This greatly impacts the ease of doing business in the construction industry with delays in the approval of construction permits, cost of obtaining a permit, and number of procedures involved in obtaining a permit. For instance in Malaysia it takes over 74 days to obtain a construction permit as compared to only 24 days in Singapore. Therefore a concentrated effort is required to reduce these regulatory obstacles.
4. Room to enhance public perception of the industry and awareness of initiatives to improve the image of the industry
Perceptions regarding safety, quality, environmental friendliness and adoption of technology in the construction industry are presently negative. Given this perception the younger generation is quite sceptical of taking up a career in construction, citing safety issues as a deterrent for them to enter the industry.
Stakeholder engagement within the industry is also at a low level, whereby most industry stakeholders are not aware of the existence of government-led initiatives that are currently in operation, which explains the low take-up of such initiatives despite them having obvious benefits.
The main aim of the CITP under this Strategic Thrust is to ensure that quality, safety and professionalism is ingrained into the culture of the construction industry in Malaysia. Therefore the key outcomes for 2020 in relation to this area include ensuring that more than 50 per cent of public projects exceed acceptable QLASSIC score, that there is more than 50 per cent reduction in work-site fatalities and injuries, and an improvement by 5 percentage points in the World Bank’s Ease of Doing Business indicator for dealing with construction permits.
Quality, safety and professionalism are important contributors to the Inclusiveness goal and the 11th Malaysia Plan. The CITP hopes that the culture they create will lead to a more quality-conscious and inclusive construction industry, which in turn will guarantee higher levels of quality in the built environment, reduce work-site accidents and remove regulatory constraints.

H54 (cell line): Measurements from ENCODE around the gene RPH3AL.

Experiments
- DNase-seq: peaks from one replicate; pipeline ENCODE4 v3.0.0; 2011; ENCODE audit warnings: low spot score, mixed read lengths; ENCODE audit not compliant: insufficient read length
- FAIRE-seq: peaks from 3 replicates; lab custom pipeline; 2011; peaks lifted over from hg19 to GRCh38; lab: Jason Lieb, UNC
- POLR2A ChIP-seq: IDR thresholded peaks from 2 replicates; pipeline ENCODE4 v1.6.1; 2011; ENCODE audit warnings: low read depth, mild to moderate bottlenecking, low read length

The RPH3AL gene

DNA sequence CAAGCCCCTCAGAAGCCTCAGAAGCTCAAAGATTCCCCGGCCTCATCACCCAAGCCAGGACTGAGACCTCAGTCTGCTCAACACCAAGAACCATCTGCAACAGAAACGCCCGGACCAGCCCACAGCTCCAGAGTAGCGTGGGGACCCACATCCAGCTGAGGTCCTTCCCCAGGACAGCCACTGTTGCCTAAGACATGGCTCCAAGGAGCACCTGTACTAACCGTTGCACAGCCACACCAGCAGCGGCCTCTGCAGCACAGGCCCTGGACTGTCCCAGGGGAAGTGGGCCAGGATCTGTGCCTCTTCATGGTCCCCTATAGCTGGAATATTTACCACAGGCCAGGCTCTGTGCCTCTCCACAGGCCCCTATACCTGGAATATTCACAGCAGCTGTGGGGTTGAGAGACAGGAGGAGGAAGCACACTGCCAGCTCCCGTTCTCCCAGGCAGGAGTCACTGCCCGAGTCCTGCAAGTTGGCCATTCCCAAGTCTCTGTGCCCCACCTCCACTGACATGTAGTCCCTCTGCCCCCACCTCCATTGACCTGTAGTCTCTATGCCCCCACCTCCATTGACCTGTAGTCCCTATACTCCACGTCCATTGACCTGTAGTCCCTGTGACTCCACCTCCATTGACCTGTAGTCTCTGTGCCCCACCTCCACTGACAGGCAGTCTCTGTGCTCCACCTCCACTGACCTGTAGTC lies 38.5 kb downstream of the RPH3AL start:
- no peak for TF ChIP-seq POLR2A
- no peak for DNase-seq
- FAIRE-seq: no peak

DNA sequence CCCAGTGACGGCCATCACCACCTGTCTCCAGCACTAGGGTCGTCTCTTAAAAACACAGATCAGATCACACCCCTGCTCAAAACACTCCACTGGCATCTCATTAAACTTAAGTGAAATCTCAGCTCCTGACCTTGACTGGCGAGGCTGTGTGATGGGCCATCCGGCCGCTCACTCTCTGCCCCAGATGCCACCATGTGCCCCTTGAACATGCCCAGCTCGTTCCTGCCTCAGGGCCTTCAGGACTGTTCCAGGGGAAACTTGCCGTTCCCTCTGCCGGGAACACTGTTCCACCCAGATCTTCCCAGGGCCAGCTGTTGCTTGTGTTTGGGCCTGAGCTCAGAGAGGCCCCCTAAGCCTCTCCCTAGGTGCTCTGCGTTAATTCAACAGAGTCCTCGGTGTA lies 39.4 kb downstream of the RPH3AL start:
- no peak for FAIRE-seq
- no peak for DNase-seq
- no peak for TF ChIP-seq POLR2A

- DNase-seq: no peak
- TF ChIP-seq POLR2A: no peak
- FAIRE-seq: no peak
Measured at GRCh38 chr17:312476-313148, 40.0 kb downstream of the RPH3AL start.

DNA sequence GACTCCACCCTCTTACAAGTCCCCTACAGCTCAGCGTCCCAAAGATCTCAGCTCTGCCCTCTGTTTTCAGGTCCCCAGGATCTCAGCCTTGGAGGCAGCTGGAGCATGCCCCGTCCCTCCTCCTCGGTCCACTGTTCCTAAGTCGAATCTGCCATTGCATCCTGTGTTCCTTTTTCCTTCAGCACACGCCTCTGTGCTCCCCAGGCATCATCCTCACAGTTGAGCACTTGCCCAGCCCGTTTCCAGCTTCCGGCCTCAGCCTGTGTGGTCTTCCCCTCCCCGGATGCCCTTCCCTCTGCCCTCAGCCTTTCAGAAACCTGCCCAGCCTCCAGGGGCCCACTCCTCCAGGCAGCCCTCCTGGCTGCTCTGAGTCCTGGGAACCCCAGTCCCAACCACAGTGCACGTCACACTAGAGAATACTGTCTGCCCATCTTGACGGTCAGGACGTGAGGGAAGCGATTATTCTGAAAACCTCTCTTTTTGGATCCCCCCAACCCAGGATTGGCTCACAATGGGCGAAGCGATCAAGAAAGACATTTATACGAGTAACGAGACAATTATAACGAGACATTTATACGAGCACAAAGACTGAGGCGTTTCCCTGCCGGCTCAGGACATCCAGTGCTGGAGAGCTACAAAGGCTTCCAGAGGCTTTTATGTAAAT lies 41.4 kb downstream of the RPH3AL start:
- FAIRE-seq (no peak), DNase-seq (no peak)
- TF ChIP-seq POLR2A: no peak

Quality, safety and professionalism ingrained in industry culture
The construction industry as of 2015 was experiencing a wide spectrum of issues pertaining to matters of quality, safety and professionalism. Apart from the human impact (fatalities, injuries) and the impact on finished products (low standard of workmanship) there is also an overall impact on the performance of the construction value chain.
This thrust was developed to manage these issues. The following are the issues that this thrust specifically addresses:
- Lack of adequate emphasis on quality assessment and assurance
- Poor conditions on worksite, including workers’ amenities and safety and health standards
- Complex regulatory framework, processes and procedures, which lead to delays in permits and approvals
- Room to enhance public perception of the industry and awareness of initiatives to improve the image of the industry
The CITP aims for quality, safety and professionalism to be ingrained in the culture of the construction industry through the five initiatives of the QSP thrust.
Initiative Q1: Increase emphasis on quality and implement quality assessments
Initiative Q2: Improve workplace safety and worker’s amenities
Initiative Q3: Improve ease of doing business by addressing regulatory constraints
Initiative Q4: Promote and raise awareness of CITP initiatives
Initiative Q5: Enhance integrity and increase governance